Under what circumstances, if any, can the liturgical norms of the Church be superseded by a contrary custom of a local parish? Our parish is merging with a student parish at a nearby university. Some are claiming that the priest should be seated with the congregation as a symbol of “servant leadership.” It is acknowledged that paragraph 294 of the GIRM prohibits this, but argued that the contrary custom of the student parish should prevail. How binding is the GIRM? Your help, including citations to any sources, are much appreciated. Thank you.
The circumstances where this are allowed are when the local ordinary (the Bishop) has requested an indult from the CDW (Congregation for Divine Worship) at the Vatican. When an indult is appoved, the priest is permitted to vary from the GIRM. The GIRM is binding unless the proper authority (CDW) has granted an exception.
The GIRM is liturgical law. Individual parishes cannot make up their own way of how the Church’s liturgy is celebrated. Citations for this are too numerous to even begin to mention.
“Custom” is a word which gets thrown-out there quite often by people who aren’t aware of what that word actually means in the context of the Church’s laws. The word “custom” does not mean “that’s how we decide to do things here.”
Instead of asking the question “how binding is the GIRM?” (and the answer is “absolutely binding unless the Holy See says otherwise”), the real question to be asked is “by what right does the university parish make changes to the Mass on its own authority?”
Catholics need not “prove” that the GIRM is binding. It is the law, and therefore the fact that it is binding is a given.
However, to directly answer the question of when a local custom might take precedence over liturgical law, the response is that it has to be continuously practiced for at least 100 years, and that’s just the first condition to be met. See canon 26.
Canon Law describes what are and what are not legitimate “customs”, and how long a “custom” must exist for it to be considered a valid “custom”.
Basically, the priest should not have been sitting with the assembly to begin with; that “custom” should never have gotten started. And that’s the problem: an inappropriate custom is begun (illicitly) and then when it is discontinued the people are all offended and feel like something from their heritage is being “taken away” from them.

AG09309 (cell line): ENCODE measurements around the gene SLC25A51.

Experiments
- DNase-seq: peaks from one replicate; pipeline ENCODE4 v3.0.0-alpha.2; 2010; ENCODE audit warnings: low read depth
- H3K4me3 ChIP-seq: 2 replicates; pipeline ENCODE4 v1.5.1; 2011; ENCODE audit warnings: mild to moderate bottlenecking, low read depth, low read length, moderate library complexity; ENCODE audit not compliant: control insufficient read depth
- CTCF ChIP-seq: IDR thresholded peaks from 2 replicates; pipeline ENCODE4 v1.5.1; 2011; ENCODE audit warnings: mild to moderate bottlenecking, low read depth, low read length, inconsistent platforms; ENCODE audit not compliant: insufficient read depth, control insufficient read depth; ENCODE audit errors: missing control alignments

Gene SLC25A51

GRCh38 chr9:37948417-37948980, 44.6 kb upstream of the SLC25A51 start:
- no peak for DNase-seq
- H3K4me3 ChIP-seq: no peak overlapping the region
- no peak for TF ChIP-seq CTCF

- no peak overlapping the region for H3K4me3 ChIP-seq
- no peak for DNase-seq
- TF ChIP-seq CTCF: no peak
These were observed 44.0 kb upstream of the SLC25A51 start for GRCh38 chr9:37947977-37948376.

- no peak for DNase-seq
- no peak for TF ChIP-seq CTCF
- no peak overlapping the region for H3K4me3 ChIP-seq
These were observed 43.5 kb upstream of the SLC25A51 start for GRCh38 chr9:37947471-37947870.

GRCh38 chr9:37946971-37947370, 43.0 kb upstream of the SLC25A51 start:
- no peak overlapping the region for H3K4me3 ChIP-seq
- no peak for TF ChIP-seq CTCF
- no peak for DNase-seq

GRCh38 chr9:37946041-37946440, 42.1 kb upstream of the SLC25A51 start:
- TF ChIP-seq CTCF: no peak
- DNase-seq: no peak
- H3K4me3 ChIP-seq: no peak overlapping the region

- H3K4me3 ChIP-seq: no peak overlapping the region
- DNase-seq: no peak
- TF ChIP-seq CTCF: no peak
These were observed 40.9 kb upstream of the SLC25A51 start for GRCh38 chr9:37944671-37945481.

Write the bishop if it is a problem.
I believe it’s 30 years by canon 26.
Since it’s a contradiction of existing law, it needs to be at least 100 years.
That would only be if the custom had to “prevail against a canonical law which contains a clause prohibiting future customs.”
That is not the same as saying it’s contrary to an existing law. Being contrary to existing law is addressed in the first part of the canon, along with a custom that may be beyond a canonical law,and followed by the 30 year stipulation.
I’m honestly not aware of any canonical law in the 1983 Code that contains a clause prohibiting future customs.
That’s because it’s not in the code of canon law. The seating of the priest or the arrangement of the Church isn’t a matter which is addressed in the codex. It’s addressed in the liturgical law. There’s plenty in the liturgical law which prohibits any changes to the Liturgy, so that’s why it comes under the heading of a future custom being prohibited.
Custom is not something we have been doing for the last few years. It is something that is rooted in the long history of a place or people. Not something we started doing “way back” in “88”, maybe 1888!
I’m curious (no, I’m nosey . . . ), why should the student parish custom “trump” your parish custom even if it was allowed? (Which, we all seem in agreement, it is not . . . )
And . . . while I’m at it . . . what is a “student parish” anyway??
We’ll likely need a canon lawyer for any final resolution on this. I still think that the requirement for a specific clause regarding custom is required for the 100-year stipulation, and I’m not aware of any such clause in any liturgical law (which is canonical even if not in the Code)…of course with all the laws out there I am sure it’s likely just something I’ve never come across. Of course liturgical law prohibits changes to the liturgy, i.e. individuals aren’t free to change it. The Church, however, of course IS free to change it. So the examples I assume you’re referring to do not, imho, fall under the literal requirement for a specific “clause prohibiting future customs” (my emphasis; as distinct from general liturgical principles that prohibit anyone except the appropriate authority from changing this or that liturgical law).
Thank goodness for lawyers.
A canon lawyer wouldn’t be needed. A simple letter to the Congregation for Divine Worship at the Vatican would result in a reply addressing the specific situation.
My own guess is that the CDW would not approve any local custom involving the priest sitting in the congregation.
You’ve provided your own answer. When you say “…general liturgical principles that prohibit anyone except the appropriate authority from changing this or that liturgical law.”
And again, we must keep in mind that the canonical use of the word “custom” does not mean the same thing it means in our everyday vocabulary. “Custom” does not merely mean “we feel like doing it this way” Too many people think that’s what the word means. It doesn’t.